The New York Health Act Faces Challenges in Albany

By Madeline Zevon

In the last legislative session, the New York Health Act, a single-payer bill that would bring universal, comprehensive, cost-effective healthcare to every New Yorker, passed the NY State Assembly 94 to 46 and had 31 co-sponsors in the New York State Senate — just one vote shy of a majority.

New York Health has had far too little public conversation. Our current multi- payer healthcare system is financially unsustainable, and leaves millions of New Yorkers uninsured and under-insured. NY Health would cover every New Yorker with comprehensive benefits, and a recent economic study by Gerald Friedman of the University of Massachusetts concluded that NYHA would save us $45 billion per year over what we pay now. How is that possible?

We waste almost 30% of our healthcare dollars on activities and people who do not promote health. Approximately 20% of every dollar spent for private health insurance pays for marketing, profit and administration. Because it is a single-payer system, Traditional Medicare’s overhead is about 2%. Our multi-payer system also causes hospitals and doctors to spend significant sums on insurance paperwork.

Additionally, New York Health, when passed, will negotiate substantial price discounts on drugs and medical devices: our Veterans Administration saves about 40% — as do many peer countries who purchase from the same companies.

We pay almost twice as much as peer countries for healthcare and get worse health outcomes: we’re the only developed country with a rising maternal death rate and we’re 35th in life expectancy.

Today, our current regressive system costs the same whether you’re a CEO or a secretary. NY Health would be funded by a progressive payroll tax based on ability to pay. Employees will no longer be “job locked, because their insurance stays with them if they change jobs. Because there would be no premiums, no deductibles, no co-pays or out-of-network charges — no charges for teeth cleaning or getting dentures, for eye exams or hearing aids, no charges for prescriptions or medical devices — no New Yorker would have to worry about IRS medical deductions or medical bankruptcy, as 5% of us do each year.

What does universal, comprehensive, cost-effective healthcare mean for New York? It means all of us, rich and poor alike, would be covered for all medically necessary services — more comprehensive than commercial health plans, and better than Medicare. Better individual coverage, better public health outcomes, AND our total cost goes down.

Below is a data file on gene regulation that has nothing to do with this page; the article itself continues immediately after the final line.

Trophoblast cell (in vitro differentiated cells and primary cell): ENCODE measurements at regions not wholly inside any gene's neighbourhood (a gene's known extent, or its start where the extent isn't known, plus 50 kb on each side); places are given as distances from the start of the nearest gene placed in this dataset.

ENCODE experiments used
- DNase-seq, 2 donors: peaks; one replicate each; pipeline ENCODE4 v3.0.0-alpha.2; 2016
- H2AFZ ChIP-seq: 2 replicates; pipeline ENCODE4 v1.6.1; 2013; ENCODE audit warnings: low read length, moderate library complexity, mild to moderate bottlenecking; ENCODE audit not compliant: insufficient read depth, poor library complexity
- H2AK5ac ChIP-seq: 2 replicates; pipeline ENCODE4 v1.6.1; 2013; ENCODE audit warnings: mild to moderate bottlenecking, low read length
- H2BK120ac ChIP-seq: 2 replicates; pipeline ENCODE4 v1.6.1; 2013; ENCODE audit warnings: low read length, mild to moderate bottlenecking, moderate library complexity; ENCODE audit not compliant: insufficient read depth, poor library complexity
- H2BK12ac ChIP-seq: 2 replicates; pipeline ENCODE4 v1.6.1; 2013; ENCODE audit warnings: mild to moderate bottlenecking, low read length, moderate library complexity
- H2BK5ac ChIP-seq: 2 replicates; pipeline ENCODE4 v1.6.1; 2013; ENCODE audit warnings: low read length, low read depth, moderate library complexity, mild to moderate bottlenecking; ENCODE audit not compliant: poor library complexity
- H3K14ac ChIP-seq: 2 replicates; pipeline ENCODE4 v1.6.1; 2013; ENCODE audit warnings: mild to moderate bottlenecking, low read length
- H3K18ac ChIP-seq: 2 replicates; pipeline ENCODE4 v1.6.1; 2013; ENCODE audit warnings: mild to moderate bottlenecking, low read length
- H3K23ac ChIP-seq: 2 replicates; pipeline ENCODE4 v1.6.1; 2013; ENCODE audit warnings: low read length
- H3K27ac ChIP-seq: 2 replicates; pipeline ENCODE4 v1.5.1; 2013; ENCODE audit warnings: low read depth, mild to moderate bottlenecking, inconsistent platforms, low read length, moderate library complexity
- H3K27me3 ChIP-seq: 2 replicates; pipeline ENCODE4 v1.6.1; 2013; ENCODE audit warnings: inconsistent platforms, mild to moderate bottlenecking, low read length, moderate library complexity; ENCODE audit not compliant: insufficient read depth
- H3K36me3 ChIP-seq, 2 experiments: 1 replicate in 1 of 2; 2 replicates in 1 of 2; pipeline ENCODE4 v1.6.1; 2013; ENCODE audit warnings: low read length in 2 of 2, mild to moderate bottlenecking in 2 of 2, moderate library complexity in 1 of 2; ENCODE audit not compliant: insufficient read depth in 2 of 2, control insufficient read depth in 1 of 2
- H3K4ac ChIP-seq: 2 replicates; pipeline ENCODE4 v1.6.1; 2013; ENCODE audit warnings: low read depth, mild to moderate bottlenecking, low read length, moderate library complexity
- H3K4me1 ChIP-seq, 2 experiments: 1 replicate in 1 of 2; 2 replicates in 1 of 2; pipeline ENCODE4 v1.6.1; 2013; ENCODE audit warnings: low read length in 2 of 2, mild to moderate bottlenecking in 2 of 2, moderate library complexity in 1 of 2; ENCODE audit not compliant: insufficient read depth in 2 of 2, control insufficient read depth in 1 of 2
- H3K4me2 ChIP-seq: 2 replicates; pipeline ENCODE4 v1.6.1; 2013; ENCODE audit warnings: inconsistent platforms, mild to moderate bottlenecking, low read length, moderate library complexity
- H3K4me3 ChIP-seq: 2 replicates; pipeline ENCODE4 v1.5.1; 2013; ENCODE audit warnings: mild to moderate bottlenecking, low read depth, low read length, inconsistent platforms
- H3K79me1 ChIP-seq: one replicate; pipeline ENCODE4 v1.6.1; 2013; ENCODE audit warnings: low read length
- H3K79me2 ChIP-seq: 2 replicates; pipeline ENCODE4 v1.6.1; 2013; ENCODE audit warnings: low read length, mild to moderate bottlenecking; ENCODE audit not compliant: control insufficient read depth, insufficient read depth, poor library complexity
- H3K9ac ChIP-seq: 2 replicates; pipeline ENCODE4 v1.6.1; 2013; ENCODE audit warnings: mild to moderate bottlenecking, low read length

The League of Women Voters of New York has long supported universal access to essential healthcare. We ask voters of every political persuasion to recognize that our democracy requires elected representatives to listen to voters, and that paying for healthcare has become unsustainable for individuals AND for local and state budgets.

We believe healthcare is a human right, that taxpayers deserve the fiscal economy of NY Health, and that lawmakers should listen to voters.

Join us in grassroots advocacy. Talk to your neighbors. Call your representatives. New York needs campaign finance reform and the New York Health Act. To learn more, go to www.nyhcampaign.org.

–Madeline Zevon is the Health Care Chair League of Women Voters of Westchester and New York State.

Learn more at this event sponsored by The League of Women Voters of Westchester

The Good Cents of “Medicare for All” The New York State Health Act

Thursday, March 1, 7 – 9 p.m. White Plains Public Library,100 Martine Ave., 2nd floor meeting room.

Film: Now is the Time: Health Care for Everybody

Speakers: Assemblyman Richard Gottfried NYS Health Committee, Leonard Rodberg, PhD., Emeritus Professor & Department Chair of Urban Studies at Queens College; Research Director, NY Metro Chapter, Physicians for a National Health Program

Admission-Free

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